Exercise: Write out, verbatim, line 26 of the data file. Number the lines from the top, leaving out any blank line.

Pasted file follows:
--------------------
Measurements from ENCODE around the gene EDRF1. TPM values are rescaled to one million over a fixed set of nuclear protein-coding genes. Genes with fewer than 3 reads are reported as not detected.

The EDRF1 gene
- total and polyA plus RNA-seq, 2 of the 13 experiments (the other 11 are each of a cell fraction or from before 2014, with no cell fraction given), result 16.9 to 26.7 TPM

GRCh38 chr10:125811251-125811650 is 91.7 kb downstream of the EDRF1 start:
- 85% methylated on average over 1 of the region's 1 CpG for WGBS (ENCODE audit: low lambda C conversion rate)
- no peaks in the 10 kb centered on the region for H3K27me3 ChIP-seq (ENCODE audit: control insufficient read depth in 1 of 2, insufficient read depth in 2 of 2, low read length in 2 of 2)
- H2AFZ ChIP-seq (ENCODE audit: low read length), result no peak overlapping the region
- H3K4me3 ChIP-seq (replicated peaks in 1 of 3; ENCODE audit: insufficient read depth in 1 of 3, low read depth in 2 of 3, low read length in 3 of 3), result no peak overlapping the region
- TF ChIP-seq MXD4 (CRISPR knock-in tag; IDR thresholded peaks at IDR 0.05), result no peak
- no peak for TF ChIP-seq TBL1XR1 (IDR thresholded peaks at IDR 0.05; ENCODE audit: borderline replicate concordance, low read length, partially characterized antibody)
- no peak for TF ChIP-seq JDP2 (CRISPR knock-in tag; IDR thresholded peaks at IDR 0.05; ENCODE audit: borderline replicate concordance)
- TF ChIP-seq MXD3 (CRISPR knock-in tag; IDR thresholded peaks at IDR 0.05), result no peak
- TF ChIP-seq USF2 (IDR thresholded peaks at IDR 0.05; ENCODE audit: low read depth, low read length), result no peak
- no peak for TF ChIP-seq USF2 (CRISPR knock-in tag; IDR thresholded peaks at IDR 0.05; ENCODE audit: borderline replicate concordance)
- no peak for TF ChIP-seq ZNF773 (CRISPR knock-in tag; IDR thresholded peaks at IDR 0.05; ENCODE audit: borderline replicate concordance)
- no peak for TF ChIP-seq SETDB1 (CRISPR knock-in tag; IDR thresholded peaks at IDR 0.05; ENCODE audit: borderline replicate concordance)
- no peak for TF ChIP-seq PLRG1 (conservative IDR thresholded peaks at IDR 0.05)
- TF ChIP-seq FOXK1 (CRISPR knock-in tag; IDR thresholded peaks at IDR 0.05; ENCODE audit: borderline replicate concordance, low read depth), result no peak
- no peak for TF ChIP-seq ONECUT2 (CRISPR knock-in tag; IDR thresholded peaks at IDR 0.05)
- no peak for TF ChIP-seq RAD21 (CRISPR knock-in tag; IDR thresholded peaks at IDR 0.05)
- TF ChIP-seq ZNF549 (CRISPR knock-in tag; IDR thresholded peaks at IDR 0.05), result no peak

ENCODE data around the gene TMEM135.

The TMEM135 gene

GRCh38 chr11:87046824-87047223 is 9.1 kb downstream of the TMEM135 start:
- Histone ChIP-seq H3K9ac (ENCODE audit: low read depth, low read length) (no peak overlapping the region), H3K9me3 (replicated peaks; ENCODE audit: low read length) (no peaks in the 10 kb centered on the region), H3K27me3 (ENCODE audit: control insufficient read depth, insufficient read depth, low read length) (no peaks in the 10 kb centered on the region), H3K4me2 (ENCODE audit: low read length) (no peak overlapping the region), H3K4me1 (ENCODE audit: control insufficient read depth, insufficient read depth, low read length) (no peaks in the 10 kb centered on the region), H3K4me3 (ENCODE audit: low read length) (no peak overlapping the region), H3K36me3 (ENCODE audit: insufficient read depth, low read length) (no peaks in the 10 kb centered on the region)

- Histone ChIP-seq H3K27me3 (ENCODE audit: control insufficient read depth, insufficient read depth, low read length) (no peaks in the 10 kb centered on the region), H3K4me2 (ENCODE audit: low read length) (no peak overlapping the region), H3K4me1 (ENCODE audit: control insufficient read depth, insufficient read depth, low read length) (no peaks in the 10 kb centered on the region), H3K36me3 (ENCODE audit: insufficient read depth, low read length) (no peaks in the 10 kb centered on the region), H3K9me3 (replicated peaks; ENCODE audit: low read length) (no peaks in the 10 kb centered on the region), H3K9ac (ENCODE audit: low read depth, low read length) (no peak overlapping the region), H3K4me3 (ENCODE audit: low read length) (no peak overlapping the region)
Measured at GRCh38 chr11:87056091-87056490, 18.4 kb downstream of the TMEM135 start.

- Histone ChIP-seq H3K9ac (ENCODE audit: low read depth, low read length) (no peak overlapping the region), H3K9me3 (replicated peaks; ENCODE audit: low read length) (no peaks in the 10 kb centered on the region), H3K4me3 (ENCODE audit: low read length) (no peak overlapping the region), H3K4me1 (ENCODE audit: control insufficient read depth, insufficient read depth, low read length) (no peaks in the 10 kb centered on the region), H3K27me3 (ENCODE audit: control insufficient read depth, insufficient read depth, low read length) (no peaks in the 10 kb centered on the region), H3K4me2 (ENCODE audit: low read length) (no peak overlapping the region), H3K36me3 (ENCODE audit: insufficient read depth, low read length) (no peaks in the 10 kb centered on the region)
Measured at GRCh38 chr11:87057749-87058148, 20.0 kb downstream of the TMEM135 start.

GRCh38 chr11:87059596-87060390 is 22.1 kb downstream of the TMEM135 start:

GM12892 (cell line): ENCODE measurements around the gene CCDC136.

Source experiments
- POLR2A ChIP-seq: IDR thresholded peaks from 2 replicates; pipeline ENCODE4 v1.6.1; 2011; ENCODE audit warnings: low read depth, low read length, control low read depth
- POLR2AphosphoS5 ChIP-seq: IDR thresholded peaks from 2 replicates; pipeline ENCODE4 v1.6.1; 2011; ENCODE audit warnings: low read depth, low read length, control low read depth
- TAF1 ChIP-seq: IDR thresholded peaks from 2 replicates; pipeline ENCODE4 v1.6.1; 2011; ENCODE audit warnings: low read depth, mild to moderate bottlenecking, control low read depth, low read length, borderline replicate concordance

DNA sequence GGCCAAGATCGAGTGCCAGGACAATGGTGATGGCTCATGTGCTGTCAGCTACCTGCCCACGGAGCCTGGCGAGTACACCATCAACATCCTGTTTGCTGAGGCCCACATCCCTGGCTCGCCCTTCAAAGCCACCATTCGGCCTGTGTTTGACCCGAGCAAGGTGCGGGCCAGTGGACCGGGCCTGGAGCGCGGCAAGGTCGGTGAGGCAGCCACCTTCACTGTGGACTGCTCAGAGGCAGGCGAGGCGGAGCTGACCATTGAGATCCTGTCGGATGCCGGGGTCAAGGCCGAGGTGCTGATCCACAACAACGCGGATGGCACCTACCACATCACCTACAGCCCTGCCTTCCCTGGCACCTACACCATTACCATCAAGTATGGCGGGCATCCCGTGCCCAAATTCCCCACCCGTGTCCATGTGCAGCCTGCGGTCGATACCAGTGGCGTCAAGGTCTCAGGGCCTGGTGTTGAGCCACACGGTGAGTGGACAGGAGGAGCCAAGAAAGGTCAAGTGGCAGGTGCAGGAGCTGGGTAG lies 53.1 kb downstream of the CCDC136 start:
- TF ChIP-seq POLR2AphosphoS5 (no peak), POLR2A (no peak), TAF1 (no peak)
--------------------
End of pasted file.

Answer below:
- Histone ChIP-seq H3K27me3 (ENCODE audit: control insufficient read depth, insufficient read depth, low read length) (no peaks in the 10 kb centered on the region), H3K4me2 (ENCODE audit: low read length) (no peak overlapping the region), H3K4me1 (ENCODE audit: control insufficient read depth, insufficient read depth, low read length) (no peaks in the 10 kb centered on the region), H3K36me3 (ENCODE audit: insufficient read depth, low read length) (no peaks in the 10 kb centered on the region), H3K9me3 (replicated peaks; ENCODE audit: low read length) (no peaks in the 10 kb centered on the region), H3K9ac (ENCODE audit: low read depth, low read length) (no peak overlapping the region), H3K4me3 (ENCODE audit: low read length) (no peak overlapping the region)